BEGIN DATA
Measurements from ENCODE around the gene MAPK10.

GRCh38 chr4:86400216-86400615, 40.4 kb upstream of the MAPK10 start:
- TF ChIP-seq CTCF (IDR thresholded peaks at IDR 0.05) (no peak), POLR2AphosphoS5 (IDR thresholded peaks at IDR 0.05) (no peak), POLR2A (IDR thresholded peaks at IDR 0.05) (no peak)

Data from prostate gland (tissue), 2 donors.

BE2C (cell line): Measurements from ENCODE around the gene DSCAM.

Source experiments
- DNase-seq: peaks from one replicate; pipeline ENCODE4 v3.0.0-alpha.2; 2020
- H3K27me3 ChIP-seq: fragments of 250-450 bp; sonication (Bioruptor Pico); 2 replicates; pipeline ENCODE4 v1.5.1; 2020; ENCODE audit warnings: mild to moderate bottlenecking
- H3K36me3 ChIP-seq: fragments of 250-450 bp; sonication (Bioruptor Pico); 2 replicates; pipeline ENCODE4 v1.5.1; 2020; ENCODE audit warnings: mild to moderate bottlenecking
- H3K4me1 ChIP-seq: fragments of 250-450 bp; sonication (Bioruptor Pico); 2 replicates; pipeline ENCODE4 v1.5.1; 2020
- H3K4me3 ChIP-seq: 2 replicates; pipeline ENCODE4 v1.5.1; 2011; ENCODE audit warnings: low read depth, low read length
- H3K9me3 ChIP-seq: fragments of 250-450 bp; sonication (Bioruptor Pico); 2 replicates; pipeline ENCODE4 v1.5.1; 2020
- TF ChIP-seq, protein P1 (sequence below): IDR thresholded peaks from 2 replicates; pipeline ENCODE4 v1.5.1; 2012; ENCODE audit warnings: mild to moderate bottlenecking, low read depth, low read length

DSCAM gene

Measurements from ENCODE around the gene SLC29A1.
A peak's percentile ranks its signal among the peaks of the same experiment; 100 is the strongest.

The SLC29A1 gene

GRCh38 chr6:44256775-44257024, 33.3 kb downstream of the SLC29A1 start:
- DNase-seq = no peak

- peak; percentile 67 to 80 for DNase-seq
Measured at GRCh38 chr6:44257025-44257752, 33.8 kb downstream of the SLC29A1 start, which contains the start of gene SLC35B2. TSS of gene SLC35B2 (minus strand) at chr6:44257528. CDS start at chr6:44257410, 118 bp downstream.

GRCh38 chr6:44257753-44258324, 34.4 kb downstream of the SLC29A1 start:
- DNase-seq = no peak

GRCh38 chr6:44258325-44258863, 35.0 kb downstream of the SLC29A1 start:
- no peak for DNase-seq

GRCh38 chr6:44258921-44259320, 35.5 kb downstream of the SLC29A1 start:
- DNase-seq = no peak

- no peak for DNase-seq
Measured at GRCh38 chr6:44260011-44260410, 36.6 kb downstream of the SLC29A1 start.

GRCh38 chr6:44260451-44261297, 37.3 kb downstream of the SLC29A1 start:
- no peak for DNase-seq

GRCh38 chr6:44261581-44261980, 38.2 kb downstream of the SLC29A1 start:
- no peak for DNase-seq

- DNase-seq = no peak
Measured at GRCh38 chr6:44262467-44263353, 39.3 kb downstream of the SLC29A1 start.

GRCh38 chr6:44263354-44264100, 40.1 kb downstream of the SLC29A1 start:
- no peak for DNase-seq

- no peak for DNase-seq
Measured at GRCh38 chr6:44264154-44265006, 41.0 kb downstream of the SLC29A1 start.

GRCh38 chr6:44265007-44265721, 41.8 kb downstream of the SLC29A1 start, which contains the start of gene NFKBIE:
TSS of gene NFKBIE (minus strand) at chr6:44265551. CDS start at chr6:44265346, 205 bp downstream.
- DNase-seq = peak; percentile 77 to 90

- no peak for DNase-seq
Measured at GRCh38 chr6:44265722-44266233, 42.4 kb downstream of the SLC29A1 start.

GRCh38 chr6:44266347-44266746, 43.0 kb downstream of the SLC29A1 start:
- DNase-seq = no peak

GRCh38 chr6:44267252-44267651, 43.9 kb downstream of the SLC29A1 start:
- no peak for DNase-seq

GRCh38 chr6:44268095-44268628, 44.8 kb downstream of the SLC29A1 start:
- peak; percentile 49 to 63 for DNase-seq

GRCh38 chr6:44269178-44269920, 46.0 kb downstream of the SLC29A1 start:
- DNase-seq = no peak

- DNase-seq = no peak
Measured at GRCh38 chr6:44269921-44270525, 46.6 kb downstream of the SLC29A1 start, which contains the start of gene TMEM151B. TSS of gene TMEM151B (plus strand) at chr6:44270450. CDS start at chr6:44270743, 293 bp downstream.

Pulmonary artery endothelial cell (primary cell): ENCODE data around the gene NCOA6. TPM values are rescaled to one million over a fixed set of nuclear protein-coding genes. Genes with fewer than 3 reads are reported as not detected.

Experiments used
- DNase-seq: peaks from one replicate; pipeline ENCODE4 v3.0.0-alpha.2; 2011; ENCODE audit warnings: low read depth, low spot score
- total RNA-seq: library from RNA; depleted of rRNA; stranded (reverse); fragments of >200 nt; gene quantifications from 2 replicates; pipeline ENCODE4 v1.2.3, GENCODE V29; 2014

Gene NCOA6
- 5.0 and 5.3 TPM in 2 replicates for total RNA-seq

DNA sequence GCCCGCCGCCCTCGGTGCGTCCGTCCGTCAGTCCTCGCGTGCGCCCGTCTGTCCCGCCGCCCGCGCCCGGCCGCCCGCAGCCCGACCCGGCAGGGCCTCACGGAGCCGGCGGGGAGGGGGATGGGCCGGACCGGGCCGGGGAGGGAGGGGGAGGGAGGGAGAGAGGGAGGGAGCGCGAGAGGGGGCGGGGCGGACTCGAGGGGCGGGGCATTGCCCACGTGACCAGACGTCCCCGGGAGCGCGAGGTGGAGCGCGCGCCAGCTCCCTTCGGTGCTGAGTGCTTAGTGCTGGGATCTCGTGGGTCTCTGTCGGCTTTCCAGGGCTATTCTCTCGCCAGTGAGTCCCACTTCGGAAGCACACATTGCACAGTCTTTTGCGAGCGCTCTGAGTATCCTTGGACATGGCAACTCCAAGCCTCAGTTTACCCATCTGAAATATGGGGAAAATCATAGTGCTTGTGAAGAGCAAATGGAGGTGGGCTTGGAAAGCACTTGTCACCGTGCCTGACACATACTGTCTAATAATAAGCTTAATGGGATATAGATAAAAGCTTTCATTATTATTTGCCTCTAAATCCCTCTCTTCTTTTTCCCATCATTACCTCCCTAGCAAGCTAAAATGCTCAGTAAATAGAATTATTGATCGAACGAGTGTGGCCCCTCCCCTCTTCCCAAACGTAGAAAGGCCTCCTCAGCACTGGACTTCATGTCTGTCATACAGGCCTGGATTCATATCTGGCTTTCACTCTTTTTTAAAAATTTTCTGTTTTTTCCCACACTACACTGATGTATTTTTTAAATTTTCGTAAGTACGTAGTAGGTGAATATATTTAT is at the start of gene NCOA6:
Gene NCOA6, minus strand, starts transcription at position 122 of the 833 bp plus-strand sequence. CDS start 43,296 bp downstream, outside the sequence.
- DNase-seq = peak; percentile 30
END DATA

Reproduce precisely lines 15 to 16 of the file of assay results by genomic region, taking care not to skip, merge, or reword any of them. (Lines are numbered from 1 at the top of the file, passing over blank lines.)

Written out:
Measurements from ENCODE around the gene SLC29A1.
A peak's percentile ranks its signal among the peaks of the same experiment; 100 is the strongest.